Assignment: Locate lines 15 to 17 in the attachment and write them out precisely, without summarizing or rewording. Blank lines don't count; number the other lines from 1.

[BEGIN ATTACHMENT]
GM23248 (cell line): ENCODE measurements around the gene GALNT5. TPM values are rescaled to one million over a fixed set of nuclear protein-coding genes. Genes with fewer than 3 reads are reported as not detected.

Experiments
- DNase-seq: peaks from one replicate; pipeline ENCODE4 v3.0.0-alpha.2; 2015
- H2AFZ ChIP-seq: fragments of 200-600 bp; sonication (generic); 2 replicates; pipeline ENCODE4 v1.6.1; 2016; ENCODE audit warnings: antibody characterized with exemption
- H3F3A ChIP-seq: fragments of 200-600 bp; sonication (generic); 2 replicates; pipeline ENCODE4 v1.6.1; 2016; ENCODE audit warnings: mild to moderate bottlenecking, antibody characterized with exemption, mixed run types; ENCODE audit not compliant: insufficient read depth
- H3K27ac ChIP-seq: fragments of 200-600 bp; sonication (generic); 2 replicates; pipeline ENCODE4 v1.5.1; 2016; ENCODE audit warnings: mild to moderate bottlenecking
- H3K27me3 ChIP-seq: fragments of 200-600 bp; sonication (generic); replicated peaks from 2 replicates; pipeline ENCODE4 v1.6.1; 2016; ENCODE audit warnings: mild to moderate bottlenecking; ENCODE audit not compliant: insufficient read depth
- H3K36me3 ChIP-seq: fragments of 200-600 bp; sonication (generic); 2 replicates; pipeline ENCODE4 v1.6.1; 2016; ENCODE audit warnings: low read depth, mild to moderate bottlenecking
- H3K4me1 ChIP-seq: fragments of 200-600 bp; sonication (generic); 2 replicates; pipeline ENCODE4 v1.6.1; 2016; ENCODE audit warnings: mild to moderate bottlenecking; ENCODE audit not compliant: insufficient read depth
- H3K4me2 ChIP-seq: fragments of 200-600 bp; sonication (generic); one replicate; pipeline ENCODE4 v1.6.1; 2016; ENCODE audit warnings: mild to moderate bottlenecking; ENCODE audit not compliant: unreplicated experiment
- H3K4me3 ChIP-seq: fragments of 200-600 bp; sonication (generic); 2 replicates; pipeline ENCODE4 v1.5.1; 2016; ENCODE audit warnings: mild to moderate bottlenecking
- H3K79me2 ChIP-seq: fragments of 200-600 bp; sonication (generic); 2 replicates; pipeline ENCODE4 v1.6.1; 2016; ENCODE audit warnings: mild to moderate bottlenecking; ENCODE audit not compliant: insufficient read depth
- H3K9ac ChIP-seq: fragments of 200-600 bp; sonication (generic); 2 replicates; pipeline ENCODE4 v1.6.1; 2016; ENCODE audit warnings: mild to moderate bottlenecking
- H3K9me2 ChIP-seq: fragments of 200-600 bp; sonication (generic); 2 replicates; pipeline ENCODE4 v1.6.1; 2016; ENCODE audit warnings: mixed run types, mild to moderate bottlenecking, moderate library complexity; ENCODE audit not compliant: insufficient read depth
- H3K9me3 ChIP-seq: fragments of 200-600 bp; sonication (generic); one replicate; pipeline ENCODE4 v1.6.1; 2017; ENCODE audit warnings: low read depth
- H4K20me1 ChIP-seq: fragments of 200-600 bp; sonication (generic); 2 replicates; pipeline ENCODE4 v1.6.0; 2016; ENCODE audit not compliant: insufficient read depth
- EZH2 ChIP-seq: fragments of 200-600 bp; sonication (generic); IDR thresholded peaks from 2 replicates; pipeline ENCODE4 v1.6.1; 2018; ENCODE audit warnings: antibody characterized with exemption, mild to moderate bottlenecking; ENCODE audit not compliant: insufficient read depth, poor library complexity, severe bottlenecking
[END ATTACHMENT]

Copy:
- H3K9me3 ChIP-seq: fragments of 200-600 bp; sonication (generic); one replicate; pipeline ENCODE4 v1.6.1; 2017; ENCODE audit warnings: low read depth
- H4K20me1 ChIP-seq: fragments of 200-600 bp; sonication (generic); 2 replicates; pipeline ENCODE4 v1.6.0; 2016; ENCODE audit not compliant: insufficient read depth
- EZH2 ChIP-seq: fragments of 200-600 bp; sonication (generic); IDR thresholded peaks from 2 replicates; pipeline ENCODE4 v1.6.1; 2018; ENCODE audit warnings: antibody characterized with exemption, mild to moderate bottlenecking; ENCODE audit not compliant: insufficient read depth, poor library complexity, severe bottlenecking